Friday, November 24, 2006

The enemy of wilderness?


Regular blog readers and ski fanatics may recall that world-class Aspen skier and all-around badass Chris Davenport is trying to ski all Colorado's fourteeners in one calendar year. He's been climbing them all via his own power (no helicopters) and filming each descent with the help of various buddies.

He is putting the footage together for a commercial movie about skiing the fourteeners. (Hey, even a pro skier has to put food on the table, right?)

But there's a problem. According to a post on Lou Dawson's blog, wildsnow.com,
U.S. Forest Service does not allow video footage in wilderness areas, where many of the peaks lie. It breaks the wilderness rules of not bringing mechanical devices into a federal wilderness. Read Dawson's Rant here.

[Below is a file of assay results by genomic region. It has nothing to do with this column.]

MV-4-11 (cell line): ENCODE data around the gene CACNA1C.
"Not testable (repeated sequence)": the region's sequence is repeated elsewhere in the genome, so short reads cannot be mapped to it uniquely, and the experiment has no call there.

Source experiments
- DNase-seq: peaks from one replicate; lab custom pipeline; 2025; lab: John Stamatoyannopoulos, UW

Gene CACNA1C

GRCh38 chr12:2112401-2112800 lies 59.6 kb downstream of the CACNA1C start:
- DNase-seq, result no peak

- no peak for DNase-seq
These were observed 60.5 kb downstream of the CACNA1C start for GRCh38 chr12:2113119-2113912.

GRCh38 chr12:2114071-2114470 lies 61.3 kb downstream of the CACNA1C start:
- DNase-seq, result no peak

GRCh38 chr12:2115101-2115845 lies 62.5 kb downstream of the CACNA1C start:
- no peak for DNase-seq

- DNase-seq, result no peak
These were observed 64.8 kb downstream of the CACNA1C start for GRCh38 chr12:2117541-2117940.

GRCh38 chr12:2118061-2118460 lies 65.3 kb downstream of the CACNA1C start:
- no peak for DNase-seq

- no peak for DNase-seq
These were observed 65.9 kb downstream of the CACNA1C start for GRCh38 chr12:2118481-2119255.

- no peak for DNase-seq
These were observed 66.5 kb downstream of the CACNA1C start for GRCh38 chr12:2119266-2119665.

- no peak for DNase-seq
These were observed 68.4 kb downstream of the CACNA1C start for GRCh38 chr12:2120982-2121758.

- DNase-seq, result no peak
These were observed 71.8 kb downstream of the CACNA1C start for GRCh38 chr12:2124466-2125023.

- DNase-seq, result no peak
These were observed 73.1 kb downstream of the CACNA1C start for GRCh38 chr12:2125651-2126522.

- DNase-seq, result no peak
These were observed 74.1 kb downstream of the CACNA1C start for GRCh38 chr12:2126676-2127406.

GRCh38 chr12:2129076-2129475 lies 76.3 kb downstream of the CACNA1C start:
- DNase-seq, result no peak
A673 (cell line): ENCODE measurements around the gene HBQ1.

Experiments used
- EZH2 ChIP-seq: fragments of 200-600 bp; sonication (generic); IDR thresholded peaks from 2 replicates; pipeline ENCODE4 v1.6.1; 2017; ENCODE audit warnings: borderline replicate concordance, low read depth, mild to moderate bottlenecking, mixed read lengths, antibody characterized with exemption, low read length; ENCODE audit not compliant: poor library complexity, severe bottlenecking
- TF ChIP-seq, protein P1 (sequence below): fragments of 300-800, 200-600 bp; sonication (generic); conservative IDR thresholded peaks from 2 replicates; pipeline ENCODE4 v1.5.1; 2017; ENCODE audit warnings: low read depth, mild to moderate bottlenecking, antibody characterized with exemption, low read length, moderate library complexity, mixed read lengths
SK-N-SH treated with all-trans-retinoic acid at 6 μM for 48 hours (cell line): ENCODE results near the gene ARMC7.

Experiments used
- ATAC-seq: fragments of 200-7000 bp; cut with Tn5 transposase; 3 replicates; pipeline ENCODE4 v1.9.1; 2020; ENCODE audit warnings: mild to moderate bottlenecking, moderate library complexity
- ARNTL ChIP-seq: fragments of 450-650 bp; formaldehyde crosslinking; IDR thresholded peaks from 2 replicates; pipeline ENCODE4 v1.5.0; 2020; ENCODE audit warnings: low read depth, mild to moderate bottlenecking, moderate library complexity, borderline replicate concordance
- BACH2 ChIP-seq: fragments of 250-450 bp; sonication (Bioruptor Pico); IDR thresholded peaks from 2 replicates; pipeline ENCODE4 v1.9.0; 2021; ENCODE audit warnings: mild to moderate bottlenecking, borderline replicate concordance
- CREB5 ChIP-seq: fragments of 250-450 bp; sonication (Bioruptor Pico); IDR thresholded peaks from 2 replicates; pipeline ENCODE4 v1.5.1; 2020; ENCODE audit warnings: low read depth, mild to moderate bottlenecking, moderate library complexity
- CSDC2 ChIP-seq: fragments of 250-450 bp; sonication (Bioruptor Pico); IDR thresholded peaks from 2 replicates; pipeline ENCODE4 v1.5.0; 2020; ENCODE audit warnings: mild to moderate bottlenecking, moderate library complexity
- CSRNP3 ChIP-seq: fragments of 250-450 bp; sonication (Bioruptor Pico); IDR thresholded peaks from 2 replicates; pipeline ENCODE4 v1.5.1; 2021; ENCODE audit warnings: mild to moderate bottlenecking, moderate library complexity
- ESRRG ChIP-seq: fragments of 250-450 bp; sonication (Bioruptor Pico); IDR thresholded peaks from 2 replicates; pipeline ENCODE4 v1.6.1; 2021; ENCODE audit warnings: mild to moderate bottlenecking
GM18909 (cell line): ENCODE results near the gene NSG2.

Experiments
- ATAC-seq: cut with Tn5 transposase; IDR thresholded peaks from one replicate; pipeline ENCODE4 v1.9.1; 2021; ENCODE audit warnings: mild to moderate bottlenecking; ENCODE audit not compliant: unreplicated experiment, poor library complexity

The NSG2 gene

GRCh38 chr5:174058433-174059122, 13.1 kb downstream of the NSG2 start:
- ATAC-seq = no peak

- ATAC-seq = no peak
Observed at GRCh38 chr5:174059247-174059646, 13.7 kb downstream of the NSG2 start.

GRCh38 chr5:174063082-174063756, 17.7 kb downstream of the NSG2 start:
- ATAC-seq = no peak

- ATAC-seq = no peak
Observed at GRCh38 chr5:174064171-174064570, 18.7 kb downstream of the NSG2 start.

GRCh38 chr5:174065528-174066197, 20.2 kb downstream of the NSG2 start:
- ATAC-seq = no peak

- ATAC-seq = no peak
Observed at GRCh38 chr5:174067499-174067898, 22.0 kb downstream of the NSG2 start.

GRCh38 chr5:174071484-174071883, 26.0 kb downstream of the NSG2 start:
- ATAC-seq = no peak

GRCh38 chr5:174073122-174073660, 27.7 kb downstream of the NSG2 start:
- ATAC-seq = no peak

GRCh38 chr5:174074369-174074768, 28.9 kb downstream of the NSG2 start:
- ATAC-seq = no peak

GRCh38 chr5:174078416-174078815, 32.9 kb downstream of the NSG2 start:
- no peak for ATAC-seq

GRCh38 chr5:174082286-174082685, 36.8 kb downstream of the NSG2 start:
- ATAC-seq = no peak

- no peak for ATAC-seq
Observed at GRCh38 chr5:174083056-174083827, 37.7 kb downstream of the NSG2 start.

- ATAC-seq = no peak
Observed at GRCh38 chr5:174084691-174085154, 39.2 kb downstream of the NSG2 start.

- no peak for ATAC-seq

The rules are somewhat inconsistent. Still photos are fine. GPS and cell phones are permitted (just look around any 14er summit on a summer afternoon) but apparently video is not.

Obviously, the rules are set up to protect the sanctity of wilderness. Allowing wilderness areas to become the sets of big movie productions would be a mistake, but it's hard to see what harm a few human-powered backcountry skiers with hand-held camcorders pose.

Dawson says lawyers are talking with lawyers, and the outcome of the footage is uncertain, but for now it can only be shown privately.

Meanwhile, Davenport is still skiing. He has less than 10 peaks to go. Check out his progress here.

1 comment:

Zen said...

The answer would be requiring commercial permits for video productions. That way the feds can control the size of video operations.